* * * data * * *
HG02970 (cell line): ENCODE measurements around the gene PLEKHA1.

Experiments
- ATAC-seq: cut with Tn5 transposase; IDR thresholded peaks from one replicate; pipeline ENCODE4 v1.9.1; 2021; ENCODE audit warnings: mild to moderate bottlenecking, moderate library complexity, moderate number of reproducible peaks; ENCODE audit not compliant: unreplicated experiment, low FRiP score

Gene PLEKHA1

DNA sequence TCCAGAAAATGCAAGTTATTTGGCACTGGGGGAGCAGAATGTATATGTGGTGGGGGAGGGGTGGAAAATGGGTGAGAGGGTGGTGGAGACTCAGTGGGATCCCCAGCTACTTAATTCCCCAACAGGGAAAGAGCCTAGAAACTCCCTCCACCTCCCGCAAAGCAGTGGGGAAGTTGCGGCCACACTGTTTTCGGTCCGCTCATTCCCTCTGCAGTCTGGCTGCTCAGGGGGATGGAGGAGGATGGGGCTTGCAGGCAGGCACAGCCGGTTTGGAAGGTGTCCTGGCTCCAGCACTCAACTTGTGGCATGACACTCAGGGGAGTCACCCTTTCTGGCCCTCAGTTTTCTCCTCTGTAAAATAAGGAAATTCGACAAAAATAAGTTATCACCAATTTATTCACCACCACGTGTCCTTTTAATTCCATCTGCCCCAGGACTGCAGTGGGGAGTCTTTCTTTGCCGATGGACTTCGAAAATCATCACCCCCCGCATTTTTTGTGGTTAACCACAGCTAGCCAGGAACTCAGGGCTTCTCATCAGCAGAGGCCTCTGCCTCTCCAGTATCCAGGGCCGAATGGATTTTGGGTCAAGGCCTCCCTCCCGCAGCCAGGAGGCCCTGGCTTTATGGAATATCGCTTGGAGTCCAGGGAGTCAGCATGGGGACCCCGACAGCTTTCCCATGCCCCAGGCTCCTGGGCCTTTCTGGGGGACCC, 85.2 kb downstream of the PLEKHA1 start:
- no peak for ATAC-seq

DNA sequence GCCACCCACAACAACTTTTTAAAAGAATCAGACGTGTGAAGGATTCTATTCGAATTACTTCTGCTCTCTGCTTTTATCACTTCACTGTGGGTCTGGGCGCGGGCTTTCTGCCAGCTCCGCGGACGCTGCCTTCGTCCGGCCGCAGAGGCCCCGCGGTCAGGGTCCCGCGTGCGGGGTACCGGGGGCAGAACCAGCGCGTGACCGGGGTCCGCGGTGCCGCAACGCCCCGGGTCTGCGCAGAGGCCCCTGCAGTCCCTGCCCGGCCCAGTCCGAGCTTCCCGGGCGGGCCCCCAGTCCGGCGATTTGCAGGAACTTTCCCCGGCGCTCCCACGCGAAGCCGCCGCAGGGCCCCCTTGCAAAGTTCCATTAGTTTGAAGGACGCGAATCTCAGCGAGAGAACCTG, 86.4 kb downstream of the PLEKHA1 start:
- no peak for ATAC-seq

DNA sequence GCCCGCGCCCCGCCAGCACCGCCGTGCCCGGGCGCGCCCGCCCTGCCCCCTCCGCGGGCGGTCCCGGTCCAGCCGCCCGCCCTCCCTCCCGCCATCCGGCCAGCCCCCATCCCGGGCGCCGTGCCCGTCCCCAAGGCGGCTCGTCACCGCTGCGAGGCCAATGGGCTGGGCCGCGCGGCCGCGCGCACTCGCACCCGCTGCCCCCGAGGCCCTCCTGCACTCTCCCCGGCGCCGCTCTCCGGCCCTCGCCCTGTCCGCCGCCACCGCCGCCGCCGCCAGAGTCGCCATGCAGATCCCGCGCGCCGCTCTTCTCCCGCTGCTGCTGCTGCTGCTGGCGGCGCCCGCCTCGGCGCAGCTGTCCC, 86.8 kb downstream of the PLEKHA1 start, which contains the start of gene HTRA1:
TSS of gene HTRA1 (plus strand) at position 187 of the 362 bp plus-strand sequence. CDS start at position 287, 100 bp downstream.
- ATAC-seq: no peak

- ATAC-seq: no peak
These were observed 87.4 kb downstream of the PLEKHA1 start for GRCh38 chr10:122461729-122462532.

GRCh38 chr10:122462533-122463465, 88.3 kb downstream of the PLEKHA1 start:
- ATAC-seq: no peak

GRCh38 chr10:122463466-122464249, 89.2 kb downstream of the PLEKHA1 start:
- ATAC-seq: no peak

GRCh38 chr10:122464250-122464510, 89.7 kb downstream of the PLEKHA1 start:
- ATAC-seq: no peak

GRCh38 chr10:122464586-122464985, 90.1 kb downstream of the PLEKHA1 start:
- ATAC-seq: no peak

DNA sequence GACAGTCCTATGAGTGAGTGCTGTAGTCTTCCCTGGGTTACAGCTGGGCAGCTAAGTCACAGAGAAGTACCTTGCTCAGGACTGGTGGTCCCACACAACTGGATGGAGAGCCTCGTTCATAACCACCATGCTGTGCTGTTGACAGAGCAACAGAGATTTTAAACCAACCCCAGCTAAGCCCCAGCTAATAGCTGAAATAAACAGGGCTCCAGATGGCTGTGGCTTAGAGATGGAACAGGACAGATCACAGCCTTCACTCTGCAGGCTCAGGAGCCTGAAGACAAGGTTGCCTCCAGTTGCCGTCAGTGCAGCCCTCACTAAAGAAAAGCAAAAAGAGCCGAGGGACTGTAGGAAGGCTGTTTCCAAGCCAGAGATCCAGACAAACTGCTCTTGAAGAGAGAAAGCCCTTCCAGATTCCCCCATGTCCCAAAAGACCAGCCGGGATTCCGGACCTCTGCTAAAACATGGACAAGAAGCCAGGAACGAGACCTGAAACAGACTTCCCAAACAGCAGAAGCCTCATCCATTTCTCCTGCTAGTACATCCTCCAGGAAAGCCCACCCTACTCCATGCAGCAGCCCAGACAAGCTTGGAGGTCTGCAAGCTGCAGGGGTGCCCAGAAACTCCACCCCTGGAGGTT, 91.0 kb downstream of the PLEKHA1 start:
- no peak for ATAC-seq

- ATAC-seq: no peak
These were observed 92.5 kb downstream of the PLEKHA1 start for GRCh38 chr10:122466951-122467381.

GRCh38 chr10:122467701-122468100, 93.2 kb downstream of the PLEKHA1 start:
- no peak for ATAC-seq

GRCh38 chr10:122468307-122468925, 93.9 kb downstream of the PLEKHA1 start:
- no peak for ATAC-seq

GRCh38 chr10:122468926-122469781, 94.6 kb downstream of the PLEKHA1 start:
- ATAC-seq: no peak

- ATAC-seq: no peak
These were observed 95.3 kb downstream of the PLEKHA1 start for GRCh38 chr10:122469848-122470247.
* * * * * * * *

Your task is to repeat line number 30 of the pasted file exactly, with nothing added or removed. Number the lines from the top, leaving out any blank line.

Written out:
GRCh38 chr10:122468926-122469781, 94.6 kb downstream of the PLEKHA1 start: